by Brian A. Wilkins
This day corresponds with Friday, August 1, 2008.
It had to be well after midnight, but the D.O.’s had yet to call via the intercom and allow me to shower for court. I pressed the button on the intercom to call them and find out what was going on. “I have court in the morning. Can I take a shower,” I asked. “You don’t have court today,” he replied. “I have the paperwork right in front of me,” I said. “I have a preliminary hearing in Mesa.”
The guard told me to hold on a second while he looked into it. All of a sudden, my mood went from positive to queasy. My heart was beating like I had just run a 400 meter dash and sweat instantly began running down the side of my face. “Mr. Wilkins, you do not have court in the morning,” the guard said, seemingly trying to be polite and sympathetic. “Well what’s going on…when do I have court again?” I asked, kind of yelling and kind of crying. “I don’t know, sir. You’ll have to talk to your lawyer in the morning.”
I laid back down on the bunk and dropped into a weird, catatonic state. I seriously could not move even if I wanted to. I maybe blinked my eyes once or twice an hour; I was shaking, sweating, and my nose was running. What was going to become of me? Am I just going to sit in this jail indefinitely? I had paperwork saying I had court, but apparently it was wrong. My mind was completely blank for the rest of the night as I again, laid there motionless.
When they called for morning “chow,” I walked straight over to the phones, but not without several people saying things like, “what are you still doing here?” and “shouldn’t you be in court?” This time when I called the public defender’s office, a man answered who seemingly hated his job and had no desire to talk to me. “You don’t have any court dates set as of right now,” he said. I tried explaining to him I was supposed to have a preliminary hearing today, but the jail told me I did not have court. “The court date was cancelled,” he said. “I can put you through to your lawyer’s voicemail, but there’s nothing else I can do for you.” While I was in the middle of telling him that I’d left the lawyer several messages with no response, he hung up.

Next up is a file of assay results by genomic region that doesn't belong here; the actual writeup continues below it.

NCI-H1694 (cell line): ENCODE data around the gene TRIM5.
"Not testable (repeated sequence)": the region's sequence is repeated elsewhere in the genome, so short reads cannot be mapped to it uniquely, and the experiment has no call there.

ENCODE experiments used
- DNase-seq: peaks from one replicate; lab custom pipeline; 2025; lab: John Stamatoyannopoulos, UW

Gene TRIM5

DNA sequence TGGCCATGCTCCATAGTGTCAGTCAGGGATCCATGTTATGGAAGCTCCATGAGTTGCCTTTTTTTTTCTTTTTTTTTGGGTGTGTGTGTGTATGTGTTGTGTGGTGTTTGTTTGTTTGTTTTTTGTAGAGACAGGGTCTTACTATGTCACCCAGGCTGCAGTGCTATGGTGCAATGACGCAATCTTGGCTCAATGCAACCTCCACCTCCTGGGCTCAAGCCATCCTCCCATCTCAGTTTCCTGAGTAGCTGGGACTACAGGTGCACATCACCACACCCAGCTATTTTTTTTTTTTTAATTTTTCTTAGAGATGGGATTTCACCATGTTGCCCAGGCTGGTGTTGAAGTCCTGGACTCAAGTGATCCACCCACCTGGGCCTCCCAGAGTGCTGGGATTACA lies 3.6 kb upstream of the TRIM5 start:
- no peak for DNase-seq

I went back to the cell and just laid there staring at the top bunk frame. Chino came in and asked, “can I get a bag of chips or something?” “Man, get the fuck out of here!” I yelled, causing the overall volume in the pod to drop a few decibels. He left but came back a few minutes later. “Dude, you can find out when you’re next court date is by filling out a tank order and asking the jail,” he said. I assume he just figured my court date was cancelled since I was still there and hadn’t talked to anyone about it. He handed me a blank tank order and left.
I did not leave that cell the rest of the day and barely moved period. When one of the D.O.’s came by on their round, I handed him the tank order. I guess all I could do from there is wait for a response. Shortly thereafter, this pisa guy, who’s name I never caught, stopped by to talk to Juan, but ended up propositioning me. “You write mucho,” he said. “I make pencils for you.” Since ink pens were not allowed in the jail (apparently because people use them to give each other tattoos) the only writing utensils you had were those 1/2 of yellow pencils with no erasers…like the ones you use to fill out your Powerball numbers.
The guy would soak those pencils in water to the point they were soft enough for him to split them open and remove the lead. There were no pencil sharpeners, so the only way to continue using those pencils was by scratching off the wood around the lead, hoping you expose enough lead to write with. He would then take a magazine page or some other piece of paper, and roll it up really tight; the finished product would be thinner than a cigarette. He would insert the lead in the roll, but leave about an inch-and-a-half of it exposed. He would then seal the roll with toothpaste, sharpen the lead with emery boards to the point they were as sharp as needles. He went back to his cell and came back with 5 of these pencils. I gave him a bag of chips for them and he would be my pencil guy from there on out.
Though people continued coming up to talk, I was not in the mood. With my new pencils and new notebooks, I wrote all day. I thought about how today would have marked my first full week working at the University of Phoenix; the fact my rent was due and had to get a hold of Richard again so he could pay my landlord; and the fact I was starting to realize that I was no longer a human being in there. I was just another black number. I was not going to walk out of that place until they felt like letting me out, no matter the facts and circumstances of the case. You see it on television and read about it all the time, but its a different story when it happens to you. All I wanted at this point was to hug my mom, or “Anne,” the woman I was seeing at the time, or my grandmother…just to feel like a loved human again. Every hour of every day would get longer and tougher from here on out, as you’ll see.